Peter Spence talks about the powerlifting business with SBD Apparel’s Ben Banks
If you've ever come across the extreme world of strength sports, you’ll probably have got your first introduction stumbling through the TV channels on a Boxing Day morning. Last year, more than a million of us tuned in to watch the competitors of World’s Strongest Man (WSM) in action.
But you can spot these larger than life characters elsewhere. The 6 foot 9 inch strongman Hafthor Bjornsson now plays the role of “The Mountain” in Game of Thrones, while two-times WSM victor Jouko Ahola found work in Ridley Scott’s 2005 epic Kingdom of Heaven.
Ben Banks, founder of SBD Apparel, spotted an opportunity. By making and selling premium sportswear for the world’s growing strength sport community, he knew he could make these men even more powerful – and help them avoid the injuries that can end an athlete’s career.
STICKING TO WHAT YOU KNOW
Equipping strength athletes wasn’t Banks’s first career move. But after a stint working for Bear Stearns on a fund derivatives desk, followed by a spell at Belgian bank KBC and time at a hedge fund, he decided it was the right moment to create something of his own.
Banks saw the similarities between working in finance and running his own business: you’re always ploughing effort into something new and uncertain. “It’s hard to keep picking yourself up,” he says. He felt he could put that energy into something that was his.
Thankfully, Banks was nurturing another passion during his time in banking. Since the age of 14, he’s been handling weights – apparent from his frame. It’s hard to imagine him fitting under a trading desk.
And that sporting career has seen him take the number four spot as a junior at the International Powerlifting Federation (IPF) World Championships, before taking a number eight spot in the open category in 2009. But the sport does have its downsides. During long training winter sessions, Banks’s knees would suffer.
Knee sleeves of the type available from your local pharmacy would provide warmth, and alleviate some of the pain. But they didn’t meet his demands. “I didn’t feel that they’d really been designed specifically for the sport,” he told me.
Banks realised there was a market for a premium and sport-specific product. Four to five prototypes and a lot of research later, Banks had something he was happy with, and a company to go with it. SBD Apparel, named after the three lifts performed in powerlifting – the squat, bench, and deadlift – was incorporated in March 2013.
DEALING WITH SETBACKS
SBD’s products have been well received. The vast majority of athletes were using his knee sleeves at the IPF World Championships in South Africa this June. The firm has now started selling similar products for the elbow, and are worn by nine times WSM top 10 finisher Terry Hollands.
But building the company hasn’t been problem free. The first production batch suffered from defective stitching. While the issue was cosmetic, Banks was concerned that, if used, customers might worry about the quality of his products. “I literally had to sit there and cut them all up. It was painful”.
Banks says that the experience taught him the value of testing and re-testing. Everyone else may be telling you to start selling, “but you’ve just constantly got to be testing everything.” Now every sleeve SBD ships is quality checked.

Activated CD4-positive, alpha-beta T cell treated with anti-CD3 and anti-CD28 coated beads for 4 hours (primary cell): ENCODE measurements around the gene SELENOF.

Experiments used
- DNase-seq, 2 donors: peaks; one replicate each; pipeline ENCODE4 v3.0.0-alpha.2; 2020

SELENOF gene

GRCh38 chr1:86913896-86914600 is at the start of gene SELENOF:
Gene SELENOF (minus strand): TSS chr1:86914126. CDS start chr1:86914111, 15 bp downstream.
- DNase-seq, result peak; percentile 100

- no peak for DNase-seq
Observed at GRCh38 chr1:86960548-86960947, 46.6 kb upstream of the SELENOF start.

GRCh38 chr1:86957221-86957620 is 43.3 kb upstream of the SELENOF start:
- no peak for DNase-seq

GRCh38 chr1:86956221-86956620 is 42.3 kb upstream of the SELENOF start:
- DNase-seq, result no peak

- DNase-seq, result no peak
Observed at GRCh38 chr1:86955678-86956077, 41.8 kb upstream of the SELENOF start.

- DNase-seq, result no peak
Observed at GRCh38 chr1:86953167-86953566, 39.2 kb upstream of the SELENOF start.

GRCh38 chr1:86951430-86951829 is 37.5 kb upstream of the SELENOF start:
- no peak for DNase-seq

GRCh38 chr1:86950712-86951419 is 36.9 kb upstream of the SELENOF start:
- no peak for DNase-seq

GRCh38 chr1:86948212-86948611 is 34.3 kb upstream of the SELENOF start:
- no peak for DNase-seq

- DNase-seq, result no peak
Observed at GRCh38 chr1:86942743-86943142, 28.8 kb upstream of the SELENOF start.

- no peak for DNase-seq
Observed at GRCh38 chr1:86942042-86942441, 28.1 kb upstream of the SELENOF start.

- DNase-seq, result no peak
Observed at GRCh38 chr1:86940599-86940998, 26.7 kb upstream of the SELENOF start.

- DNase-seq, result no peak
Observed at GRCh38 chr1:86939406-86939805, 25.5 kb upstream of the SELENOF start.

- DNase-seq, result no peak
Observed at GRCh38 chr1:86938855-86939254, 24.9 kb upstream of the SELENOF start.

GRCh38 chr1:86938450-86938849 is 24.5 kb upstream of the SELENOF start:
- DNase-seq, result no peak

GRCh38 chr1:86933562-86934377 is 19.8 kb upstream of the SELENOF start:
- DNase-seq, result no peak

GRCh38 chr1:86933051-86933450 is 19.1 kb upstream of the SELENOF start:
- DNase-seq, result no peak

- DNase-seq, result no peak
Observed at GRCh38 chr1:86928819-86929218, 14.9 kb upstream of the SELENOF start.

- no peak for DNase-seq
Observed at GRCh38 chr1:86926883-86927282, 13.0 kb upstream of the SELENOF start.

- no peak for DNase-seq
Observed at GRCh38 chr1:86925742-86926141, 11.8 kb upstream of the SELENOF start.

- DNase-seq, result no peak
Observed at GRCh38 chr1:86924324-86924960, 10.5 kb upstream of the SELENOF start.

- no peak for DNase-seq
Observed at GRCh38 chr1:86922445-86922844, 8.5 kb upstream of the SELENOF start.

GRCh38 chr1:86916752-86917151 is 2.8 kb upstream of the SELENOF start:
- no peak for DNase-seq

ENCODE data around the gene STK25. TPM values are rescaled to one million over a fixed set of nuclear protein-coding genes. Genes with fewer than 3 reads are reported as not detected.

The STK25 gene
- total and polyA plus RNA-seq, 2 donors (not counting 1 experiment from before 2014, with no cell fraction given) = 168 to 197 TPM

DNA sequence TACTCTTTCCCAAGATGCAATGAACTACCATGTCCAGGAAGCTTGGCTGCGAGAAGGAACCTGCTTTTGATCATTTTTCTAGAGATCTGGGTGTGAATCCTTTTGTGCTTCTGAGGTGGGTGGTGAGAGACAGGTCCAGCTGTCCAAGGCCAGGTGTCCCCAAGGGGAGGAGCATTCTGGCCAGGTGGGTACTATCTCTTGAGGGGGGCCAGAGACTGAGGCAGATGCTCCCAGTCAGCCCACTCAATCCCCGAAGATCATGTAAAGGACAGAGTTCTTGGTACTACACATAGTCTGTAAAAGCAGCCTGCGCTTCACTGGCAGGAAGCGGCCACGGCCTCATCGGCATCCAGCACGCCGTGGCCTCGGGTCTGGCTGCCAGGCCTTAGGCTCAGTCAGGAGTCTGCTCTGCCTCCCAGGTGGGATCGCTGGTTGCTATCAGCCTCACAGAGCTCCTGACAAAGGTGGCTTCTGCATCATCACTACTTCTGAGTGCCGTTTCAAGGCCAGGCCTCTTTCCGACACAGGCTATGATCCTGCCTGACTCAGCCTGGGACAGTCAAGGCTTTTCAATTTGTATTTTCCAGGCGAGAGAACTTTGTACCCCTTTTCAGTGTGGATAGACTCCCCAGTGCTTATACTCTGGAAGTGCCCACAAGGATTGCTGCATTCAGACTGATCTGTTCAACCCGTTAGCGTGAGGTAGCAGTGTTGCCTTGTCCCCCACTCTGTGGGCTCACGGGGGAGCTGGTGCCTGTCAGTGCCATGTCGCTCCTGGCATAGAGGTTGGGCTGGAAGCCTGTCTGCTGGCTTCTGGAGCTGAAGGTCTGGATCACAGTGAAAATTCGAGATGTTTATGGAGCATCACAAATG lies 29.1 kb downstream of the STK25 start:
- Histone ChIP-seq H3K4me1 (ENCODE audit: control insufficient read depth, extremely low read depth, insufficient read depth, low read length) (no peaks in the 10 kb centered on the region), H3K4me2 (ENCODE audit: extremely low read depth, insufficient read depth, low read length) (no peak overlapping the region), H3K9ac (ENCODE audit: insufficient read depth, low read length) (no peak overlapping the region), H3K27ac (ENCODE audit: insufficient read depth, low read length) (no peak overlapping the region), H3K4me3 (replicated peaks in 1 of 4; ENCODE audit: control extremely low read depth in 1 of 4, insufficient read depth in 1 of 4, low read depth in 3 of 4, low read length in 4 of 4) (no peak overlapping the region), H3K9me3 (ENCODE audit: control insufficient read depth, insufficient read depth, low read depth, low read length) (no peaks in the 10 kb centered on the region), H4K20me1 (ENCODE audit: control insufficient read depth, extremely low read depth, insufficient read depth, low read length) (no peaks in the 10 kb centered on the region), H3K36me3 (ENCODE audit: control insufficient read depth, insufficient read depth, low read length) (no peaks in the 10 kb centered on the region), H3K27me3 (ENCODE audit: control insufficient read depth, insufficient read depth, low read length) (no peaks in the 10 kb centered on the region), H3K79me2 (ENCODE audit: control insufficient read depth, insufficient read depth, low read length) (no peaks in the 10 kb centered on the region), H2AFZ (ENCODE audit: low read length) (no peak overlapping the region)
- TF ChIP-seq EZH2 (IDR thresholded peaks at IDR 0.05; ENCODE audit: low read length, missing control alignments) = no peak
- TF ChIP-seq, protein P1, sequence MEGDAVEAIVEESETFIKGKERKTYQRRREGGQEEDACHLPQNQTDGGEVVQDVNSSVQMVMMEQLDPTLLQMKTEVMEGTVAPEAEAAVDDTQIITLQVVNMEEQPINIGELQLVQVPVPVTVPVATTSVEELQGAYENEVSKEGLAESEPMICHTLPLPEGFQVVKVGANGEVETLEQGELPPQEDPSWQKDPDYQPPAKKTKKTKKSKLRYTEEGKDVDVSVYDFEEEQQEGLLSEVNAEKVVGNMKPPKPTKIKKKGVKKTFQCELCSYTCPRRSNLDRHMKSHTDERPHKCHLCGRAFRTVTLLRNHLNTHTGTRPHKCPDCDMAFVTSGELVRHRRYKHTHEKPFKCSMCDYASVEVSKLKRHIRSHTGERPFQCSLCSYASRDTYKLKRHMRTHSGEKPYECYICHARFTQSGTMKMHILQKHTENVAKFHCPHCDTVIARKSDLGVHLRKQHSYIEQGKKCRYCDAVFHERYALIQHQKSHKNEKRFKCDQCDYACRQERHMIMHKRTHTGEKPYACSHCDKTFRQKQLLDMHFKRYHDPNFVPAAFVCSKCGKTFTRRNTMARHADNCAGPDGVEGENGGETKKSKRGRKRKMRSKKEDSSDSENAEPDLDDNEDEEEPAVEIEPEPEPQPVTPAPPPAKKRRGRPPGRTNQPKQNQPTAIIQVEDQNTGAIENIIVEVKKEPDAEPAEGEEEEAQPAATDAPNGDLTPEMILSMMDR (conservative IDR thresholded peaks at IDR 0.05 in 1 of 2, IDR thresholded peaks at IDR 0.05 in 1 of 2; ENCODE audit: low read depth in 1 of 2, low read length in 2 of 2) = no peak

FINDING YOUR MARKET
One of the first people Banks wanted to see his finished product was the head coach of the Russian powerlifting team. Russia was an obvious market. “No-one seems to fully know how many people powerlift there,” says Banks. “Some say 100,000, but I’ve heard others say that it’s a couple of million.” After getting in contact, Banks showed his products off at a European competition. Now the entire Russian team is an SBD partner.
The Great Britain Powerlifting Federation, however, has only 1,292 members. While that solely captures active competitors, it’s representative of a smaller UK target audience for what SBD sells. For Banks, that’s meant that trying to tap into a global network of consumers has been vital.
He decided that partnering with distributors would allow him to grow as quickly as he needed. The upside of this has been that distributors have proven willing to market SBD’s products aggressively in their own territories, knowing that sales will come back to them.
SBD now has distributors in 14 countries, including on the Micronesian island of Nauru. It’s one of the world’s smallest nations, with a population of under 9,500, but Banks has managed to ship 100 pairs of his sleeves there.
Choosing who to partner with can be tricky, but knowing elite athletes in each country helps. They recommend potential distributors to SBD, helping the firm to grow quickly. Banks is currently in discussions to expand into another 10-20 nations.
Does Banks have any advice for other budding entrepreneurs? Cash flow is “key to business management,” he says. “Every time you want to bring out a new product, you have to tie up a lot of cash.” Knowing when to take risks and when to play it safe is key.
CV BEN BANKS
Company name: SBD Apparel
Turnover: £500,000 (2014-15 projected)
Number of staff: 5
Job title: Director
Studied: Mathematics, Oxford University
Drinking: Water and fruit juice
Eating: My wife’s cooking
Currently reading: No time
Favourite business book: House of Cards: A Tale of Hubris and Wretched Excess on Wall Street, by William D Cohan
Talents: Problem solving
Heroes: No one specifically, but I always admired the calmness of my superiors under pressure
Awards: 17 GB caps (powerlifting)
Motto: “To only release products that are a significant improvement”
Most likely to say: Let’s make sure
Least likely to say: Let’s keep our fingers crossed